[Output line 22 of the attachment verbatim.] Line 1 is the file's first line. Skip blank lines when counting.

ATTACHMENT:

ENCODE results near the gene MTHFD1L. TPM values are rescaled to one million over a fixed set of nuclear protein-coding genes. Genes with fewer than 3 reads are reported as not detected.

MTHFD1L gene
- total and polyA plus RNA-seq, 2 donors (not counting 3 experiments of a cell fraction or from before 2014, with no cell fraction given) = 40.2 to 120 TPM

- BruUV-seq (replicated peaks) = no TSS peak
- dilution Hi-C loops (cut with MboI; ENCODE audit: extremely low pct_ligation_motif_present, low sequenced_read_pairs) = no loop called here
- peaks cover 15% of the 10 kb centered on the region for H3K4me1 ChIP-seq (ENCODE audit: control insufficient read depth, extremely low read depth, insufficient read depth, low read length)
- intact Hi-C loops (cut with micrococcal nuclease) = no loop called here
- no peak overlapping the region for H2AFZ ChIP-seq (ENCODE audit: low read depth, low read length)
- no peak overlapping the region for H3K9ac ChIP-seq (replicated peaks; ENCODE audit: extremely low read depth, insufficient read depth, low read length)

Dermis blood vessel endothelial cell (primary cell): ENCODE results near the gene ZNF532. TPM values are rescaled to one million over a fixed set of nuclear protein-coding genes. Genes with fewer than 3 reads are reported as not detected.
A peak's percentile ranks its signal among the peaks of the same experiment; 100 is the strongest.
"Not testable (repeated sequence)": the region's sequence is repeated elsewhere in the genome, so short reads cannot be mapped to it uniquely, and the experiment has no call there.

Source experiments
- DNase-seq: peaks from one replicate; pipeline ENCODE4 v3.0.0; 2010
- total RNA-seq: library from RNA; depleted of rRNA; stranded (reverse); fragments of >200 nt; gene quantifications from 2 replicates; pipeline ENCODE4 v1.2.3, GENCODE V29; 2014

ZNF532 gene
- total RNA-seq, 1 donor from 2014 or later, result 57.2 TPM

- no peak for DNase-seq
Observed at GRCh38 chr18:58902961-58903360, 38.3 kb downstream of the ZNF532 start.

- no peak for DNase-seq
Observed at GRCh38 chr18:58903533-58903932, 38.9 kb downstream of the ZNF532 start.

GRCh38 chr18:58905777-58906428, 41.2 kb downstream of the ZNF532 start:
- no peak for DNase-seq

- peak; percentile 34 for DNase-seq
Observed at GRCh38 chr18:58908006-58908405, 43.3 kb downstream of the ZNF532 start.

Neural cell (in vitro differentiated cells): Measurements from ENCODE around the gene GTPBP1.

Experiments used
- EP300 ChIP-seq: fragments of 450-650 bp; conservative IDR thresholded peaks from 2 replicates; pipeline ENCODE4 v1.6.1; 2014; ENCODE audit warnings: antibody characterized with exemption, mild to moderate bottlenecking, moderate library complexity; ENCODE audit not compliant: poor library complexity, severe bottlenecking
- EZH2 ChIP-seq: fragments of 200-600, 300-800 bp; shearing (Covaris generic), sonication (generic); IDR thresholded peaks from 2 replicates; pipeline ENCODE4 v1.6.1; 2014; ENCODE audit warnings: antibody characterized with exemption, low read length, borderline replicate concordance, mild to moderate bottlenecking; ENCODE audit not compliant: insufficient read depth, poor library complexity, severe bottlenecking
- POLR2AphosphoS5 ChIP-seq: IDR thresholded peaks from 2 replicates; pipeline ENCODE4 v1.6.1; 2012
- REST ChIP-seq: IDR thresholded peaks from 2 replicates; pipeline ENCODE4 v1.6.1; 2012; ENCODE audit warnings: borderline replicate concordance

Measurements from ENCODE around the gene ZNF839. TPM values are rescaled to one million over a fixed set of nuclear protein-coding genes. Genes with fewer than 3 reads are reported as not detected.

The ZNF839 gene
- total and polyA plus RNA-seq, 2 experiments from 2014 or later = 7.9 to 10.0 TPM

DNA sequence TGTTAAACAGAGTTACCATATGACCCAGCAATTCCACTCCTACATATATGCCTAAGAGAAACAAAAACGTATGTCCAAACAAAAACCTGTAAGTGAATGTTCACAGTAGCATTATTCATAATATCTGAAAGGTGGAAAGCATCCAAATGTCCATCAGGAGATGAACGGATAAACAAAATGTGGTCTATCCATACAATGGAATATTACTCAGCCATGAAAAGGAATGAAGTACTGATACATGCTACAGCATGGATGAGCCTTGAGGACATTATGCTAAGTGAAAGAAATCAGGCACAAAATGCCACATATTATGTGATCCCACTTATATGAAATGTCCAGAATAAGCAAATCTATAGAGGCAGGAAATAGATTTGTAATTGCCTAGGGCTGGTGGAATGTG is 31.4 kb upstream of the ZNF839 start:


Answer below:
GRCh38 chr18:58905777-58906428, 41.2 kb downstream of the ZNF532 start: